The surprise film of the year—for the studio who shelved it two years, not the fans who knew they’d love it—The Cabin in the Woods was ripe for Mondo Tees to print a limited edition art run. Thanks to Phantom City Creative, the result is everything we could have hoped. Playing with the genre-bending, multi-level plot structure and set of the film, this homage to M.C. Escher‘s Relativity perfectly encapsulates what Drew Goddard and Joss Whedon created. Handdrawn and meticulously detailed to even include the honeycomb pattern its science fiction side utilized, it’s a breathtaking rendering.
How great is it that Disney made a film with 8-bit-like characters stuttering around the screen let alone had the courage to tease it with its fully pixelated lead character to children who have never played a game that didn’t include three-dimensionally rendered worlds? Ever since I saw Wreck-It Ralph‘s angry face in theater poster frames I knew I had to see the film whether it would be all 8-bit or not. The Mouse House went full bore into nostalgia for this one and it played huge with people my age—the same money-earners now spawning the studio’s key demographic clamoring for cartoons and popcorn.
Sound of My Voice
Having now seen Sound of My Voice, it’s poster somehow still possesses much of the same intrigue it had upon release. The image is an eerie one with a white, shrouded Brit Marling about to uncover her face as oxygen tubes wrap down around her nose. I wrote earlier in the year that it had an other-worldly, Matthew Barney feel projecting a sort of alien filter to her character. Knowing her secret now only bolsters this comparison. The art direction is spectacular from Marling’s pose to the low contrast delineation between text and image and its muted color palette draws you into the spirals of her gown and will not let go.
Vintage chic with an off-white tint, and company effectively recreates The Paperboy‘s 70s era. The thick, stylized font weighs down the sheet as the painterly, air brushed imagery helps its high contrast photos lighten in an almost pastel hue. Having the car door not run parallel to the page’s edge gives it just enough of a slant to create that gorgeously shadowed triangle above the second widescreen cell of John Cusack‘s menacing glare and you can’t ask for better depth of field where its trio of actors in the main frame are concerned. It drips confidence and make me want to ignore all the bad press the film has received.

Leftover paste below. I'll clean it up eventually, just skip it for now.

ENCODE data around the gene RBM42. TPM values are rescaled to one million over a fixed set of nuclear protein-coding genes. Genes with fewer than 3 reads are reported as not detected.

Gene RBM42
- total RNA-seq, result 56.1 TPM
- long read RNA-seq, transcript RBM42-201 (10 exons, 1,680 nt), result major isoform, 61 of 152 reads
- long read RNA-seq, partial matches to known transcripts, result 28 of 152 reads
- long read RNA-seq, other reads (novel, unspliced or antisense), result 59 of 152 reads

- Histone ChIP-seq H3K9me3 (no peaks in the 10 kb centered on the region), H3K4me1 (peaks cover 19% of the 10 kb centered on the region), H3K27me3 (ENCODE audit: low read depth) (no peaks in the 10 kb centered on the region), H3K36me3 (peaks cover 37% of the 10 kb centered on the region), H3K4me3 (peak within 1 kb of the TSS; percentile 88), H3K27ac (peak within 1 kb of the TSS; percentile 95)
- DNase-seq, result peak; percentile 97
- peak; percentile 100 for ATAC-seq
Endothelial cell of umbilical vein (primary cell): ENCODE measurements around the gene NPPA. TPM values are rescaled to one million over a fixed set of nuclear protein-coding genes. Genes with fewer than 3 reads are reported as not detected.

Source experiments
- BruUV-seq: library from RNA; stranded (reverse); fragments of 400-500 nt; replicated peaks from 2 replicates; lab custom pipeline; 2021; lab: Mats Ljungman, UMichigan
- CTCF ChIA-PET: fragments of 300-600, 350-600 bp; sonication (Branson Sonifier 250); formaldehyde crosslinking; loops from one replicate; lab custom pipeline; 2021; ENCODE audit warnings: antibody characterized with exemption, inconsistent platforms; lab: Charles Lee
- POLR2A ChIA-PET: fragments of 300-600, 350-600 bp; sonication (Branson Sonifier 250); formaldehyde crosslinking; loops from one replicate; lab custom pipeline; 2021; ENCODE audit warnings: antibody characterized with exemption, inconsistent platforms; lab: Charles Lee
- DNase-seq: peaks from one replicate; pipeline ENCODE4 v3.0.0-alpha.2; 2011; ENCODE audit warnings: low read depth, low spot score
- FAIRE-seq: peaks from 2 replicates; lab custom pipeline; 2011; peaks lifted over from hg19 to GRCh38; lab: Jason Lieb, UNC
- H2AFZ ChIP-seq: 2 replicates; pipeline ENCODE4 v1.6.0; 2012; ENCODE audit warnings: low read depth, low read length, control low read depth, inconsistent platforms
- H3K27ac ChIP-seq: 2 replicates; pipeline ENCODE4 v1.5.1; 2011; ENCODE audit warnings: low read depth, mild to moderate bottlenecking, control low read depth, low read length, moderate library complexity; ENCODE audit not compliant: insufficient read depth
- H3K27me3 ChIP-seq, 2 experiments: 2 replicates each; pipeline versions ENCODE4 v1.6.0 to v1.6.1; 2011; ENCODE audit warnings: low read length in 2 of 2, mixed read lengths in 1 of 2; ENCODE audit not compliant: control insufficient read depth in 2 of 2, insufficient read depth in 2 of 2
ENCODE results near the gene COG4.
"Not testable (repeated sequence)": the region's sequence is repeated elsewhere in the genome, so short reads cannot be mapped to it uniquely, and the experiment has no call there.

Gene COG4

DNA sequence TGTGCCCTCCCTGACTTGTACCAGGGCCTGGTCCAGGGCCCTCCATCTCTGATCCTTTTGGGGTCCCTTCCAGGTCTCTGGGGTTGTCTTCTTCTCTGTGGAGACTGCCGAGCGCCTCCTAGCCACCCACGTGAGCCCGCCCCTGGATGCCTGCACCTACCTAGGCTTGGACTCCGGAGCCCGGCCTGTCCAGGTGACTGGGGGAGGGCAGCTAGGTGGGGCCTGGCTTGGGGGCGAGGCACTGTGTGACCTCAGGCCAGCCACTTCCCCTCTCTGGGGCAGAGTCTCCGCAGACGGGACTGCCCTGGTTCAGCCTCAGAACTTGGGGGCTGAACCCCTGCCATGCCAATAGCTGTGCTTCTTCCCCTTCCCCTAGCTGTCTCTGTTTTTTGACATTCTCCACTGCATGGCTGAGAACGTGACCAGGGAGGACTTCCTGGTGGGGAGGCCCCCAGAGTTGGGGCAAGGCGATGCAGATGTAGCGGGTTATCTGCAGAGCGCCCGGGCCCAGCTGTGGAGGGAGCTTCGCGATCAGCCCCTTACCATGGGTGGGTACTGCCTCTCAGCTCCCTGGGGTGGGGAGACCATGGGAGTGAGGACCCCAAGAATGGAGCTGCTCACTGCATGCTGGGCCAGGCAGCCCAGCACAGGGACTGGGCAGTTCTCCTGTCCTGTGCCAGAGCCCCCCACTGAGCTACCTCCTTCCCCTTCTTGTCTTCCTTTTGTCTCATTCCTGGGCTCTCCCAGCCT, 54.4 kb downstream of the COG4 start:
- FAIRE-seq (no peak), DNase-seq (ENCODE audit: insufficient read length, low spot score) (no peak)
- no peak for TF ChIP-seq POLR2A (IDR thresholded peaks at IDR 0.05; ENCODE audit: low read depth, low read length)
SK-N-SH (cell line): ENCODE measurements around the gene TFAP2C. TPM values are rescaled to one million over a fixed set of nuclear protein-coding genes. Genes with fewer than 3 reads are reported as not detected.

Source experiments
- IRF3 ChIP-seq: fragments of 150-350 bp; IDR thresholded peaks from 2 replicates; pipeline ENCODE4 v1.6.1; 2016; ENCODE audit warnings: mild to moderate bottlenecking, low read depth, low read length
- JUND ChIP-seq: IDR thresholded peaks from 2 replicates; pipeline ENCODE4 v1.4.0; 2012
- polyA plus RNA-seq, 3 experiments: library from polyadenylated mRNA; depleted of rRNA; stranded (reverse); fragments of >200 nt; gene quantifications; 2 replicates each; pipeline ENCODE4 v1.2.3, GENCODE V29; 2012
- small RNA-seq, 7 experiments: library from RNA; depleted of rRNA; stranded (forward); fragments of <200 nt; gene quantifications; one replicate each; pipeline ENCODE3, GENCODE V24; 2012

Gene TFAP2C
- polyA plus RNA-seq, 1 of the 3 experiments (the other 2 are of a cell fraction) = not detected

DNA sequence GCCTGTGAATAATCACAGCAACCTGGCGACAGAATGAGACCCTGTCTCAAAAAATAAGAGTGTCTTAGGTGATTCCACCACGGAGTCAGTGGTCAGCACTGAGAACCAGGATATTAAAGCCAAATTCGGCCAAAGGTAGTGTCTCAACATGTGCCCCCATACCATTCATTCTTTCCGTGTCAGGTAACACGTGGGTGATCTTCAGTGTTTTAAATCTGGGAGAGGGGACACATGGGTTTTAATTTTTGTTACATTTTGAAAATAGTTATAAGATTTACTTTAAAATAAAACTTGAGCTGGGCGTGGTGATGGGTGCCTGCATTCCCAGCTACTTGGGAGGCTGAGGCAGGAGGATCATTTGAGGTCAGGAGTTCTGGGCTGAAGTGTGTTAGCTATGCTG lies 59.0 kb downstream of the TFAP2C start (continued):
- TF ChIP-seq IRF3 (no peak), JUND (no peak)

Zero Dark Thirty
BLT Communications, LLC
BLT must be applauded for fearlessly covering their advertisement’s main element for recognition. Where most firms would have littered the frame with unnecessary words so it could redact everything but the title, they understood that the power of censorship is in deleting what means the most. They utilize a well-measured marker width perfectly positioned so that enough of each letter is visible to still read the Zero Dark Thirty and December. Simple and exacting, if there were a scale for efficacy in design this couldn’t get lower than a 98%. It’s a fantastic stand-in for what seems to be the consensus favorite for Oscar season.
Dustin Stanton’s work for The Master exemplifies what the industry needs to remain fresh—a living, breathing representation of the film. Before anyone knew the plot of Paul Thomas Anderson‘s newest, this impressively manufactured faux bottle of alcohol elicited hypotheses while also piquing interest. The liquid’s surface edge magnifies the word it intersects and the fluid’s murky translucency obscures what’s below. You could almost believe it possible to reach through and touch the polished wall of text behind. Who knew something so flat could be so tactile? And without a floating, Photoshopped head too.